DENMARK • Two large containers sit in a parking lot at the Danish biotech company Novozymes, not far from Copenhagen.
"The blue container is 'Summer', and the yellow container is 'Autumn'," said Mr Tobias Lau.
When he opened the door to the yellow container, cold vapour escaped. "This is to create the ideal growth conditions for our mushrooms, and as you can see, it works really well," Mr Lau said, as he stepped in.
Along the walls, there are black plastic bags filled to the brim with coffee grounds. Clusters of ready-to-eat oyster mushrooms grow out of the sides. Mr Lau, who partnered Mr Thomas Harttung, co-founder of organic food supplier Aarstiderne, created the company Beyond Coffee in 2016.
They use coffee grounds instead of soil to grow mushrooms.
A team of scientists, spearheaded by Professor Lene Lange from the Technical University of Denmark, has been studying Beyond Coffee's project, which is funded by a grant from the Innovation Fund Denmark. The scientists are interested in mycelium - the large network of white hyphae growing inside the coffee grounds.
Mycelium is a goldmine for proteins. The scientists are eager to harvest the proteins and convert them into a powder that can enrich all types of feed and foods in terms of both taste and protein content.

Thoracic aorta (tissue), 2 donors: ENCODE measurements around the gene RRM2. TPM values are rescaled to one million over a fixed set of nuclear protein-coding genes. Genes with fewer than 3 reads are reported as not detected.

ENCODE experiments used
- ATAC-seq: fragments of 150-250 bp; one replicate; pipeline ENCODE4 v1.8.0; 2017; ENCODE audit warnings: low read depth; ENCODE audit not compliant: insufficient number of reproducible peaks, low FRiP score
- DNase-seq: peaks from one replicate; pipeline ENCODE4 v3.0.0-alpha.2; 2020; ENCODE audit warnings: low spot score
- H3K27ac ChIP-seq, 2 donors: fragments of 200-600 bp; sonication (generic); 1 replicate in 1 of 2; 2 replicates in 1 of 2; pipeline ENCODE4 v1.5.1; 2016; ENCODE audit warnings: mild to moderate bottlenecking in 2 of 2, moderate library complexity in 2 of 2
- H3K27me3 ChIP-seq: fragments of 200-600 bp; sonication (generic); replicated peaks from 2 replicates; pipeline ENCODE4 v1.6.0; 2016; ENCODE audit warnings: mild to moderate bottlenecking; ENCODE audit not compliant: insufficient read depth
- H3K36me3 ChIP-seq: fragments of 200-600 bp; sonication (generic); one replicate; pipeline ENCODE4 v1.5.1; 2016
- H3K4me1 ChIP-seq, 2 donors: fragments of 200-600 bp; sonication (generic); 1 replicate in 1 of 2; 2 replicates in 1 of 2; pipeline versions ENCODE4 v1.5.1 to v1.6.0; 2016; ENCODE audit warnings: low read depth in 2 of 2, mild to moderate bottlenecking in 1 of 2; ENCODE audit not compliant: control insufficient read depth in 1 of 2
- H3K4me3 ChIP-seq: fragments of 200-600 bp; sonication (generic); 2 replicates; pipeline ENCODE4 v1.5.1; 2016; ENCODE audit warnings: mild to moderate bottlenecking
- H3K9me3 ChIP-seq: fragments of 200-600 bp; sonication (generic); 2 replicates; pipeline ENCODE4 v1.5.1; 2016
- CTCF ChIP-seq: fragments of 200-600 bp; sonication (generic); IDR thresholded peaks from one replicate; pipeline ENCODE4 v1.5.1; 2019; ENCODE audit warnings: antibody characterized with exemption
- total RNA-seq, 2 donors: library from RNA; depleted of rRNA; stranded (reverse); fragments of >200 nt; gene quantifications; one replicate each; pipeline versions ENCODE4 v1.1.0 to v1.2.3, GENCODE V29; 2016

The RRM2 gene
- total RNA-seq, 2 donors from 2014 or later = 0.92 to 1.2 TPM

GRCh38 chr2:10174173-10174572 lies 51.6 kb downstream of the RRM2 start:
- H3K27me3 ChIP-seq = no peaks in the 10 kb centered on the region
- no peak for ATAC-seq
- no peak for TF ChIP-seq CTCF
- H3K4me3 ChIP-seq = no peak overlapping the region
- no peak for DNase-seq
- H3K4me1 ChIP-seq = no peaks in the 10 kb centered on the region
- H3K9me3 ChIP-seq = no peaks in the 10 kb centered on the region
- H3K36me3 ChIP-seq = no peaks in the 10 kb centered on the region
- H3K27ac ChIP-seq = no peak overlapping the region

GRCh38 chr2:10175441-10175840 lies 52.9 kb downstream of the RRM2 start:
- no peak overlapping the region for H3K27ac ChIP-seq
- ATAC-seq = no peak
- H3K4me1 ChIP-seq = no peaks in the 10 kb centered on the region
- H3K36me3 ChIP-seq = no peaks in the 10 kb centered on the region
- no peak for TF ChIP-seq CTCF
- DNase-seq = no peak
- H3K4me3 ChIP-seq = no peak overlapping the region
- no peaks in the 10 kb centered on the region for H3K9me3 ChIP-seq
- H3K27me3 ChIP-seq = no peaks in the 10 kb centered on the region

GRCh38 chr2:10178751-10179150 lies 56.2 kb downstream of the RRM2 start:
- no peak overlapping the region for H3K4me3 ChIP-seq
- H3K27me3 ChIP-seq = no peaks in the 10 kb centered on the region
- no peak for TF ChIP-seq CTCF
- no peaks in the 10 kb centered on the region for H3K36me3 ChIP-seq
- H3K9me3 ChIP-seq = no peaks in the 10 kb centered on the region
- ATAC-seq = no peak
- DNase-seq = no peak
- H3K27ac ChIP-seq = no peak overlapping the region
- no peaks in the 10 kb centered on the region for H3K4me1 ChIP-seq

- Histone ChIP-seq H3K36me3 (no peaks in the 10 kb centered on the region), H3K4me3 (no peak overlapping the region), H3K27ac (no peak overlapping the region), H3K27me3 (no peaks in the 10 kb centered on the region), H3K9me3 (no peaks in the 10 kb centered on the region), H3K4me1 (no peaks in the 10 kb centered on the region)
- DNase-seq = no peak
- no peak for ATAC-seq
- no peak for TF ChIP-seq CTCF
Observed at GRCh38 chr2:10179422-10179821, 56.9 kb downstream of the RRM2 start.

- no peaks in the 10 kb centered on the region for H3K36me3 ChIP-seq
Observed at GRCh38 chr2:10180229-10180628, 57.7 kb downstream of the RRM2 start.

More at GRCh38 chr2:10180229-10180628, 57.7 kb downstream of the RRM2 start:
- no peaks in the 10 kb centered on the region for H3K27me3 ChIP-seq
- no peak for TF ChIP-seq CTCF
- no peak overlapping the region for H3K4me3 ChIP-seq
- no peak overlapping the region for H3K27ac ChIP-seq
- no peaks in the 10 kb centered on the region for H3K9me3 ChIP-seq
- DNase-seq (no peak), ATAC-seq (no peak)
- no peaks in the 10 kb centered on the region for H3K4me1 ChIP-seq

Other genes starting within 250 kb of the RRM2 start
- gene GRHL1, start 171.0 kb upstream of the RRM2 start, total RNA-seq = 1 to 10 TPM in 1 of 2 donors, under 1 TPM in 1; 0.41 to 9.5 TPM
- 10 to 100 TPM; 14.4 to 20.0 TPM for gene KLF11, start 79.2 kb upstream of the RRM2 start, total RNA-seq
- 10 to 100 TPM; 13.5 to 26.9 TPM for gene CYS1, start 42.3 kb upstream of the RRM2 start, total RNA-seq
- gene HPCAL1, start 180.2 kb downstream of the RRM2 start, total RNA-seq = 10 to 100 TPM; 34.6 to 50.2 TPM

Mr Lau said: "When you pour boiling water over the crushed coffee beans and extract the taste from them, you only use 0.2 per cent of their total biomass. We use the remaining 99.8 per cent to grow food in the form of oyster mushrooms.
"But the fruiting bodies emerging from the bag comprise only the tip of the iceberg; the mycelium is an untapped resource, and we would like to get our hands on it before the mushroom-enriched coffee grounds either end up being used as fertiliser or are sent to a biogas facility or an incineration plant."
Dr Lange also believes the protein powder could be used to improve the taste of plant-based "meat" and infuse it with more proteins.
The scientists have partnered Mr Matt Orlando, chef-owner of the Danish restaurant Amass and a former chef at Noma, one of the world's most famous restaurants.
He will be conducting experiments to find out if the new protein powder can be used to create delicious dishes.
"When we are approved by the food authorities, we will gradually start distributing our product to consumers," said Dr Lange.
"If we are to have any hope of feeding the increasing number of people on our struggling planet, we need to find better ways of making the most of our resources. In this struggle, mushrooms are vital."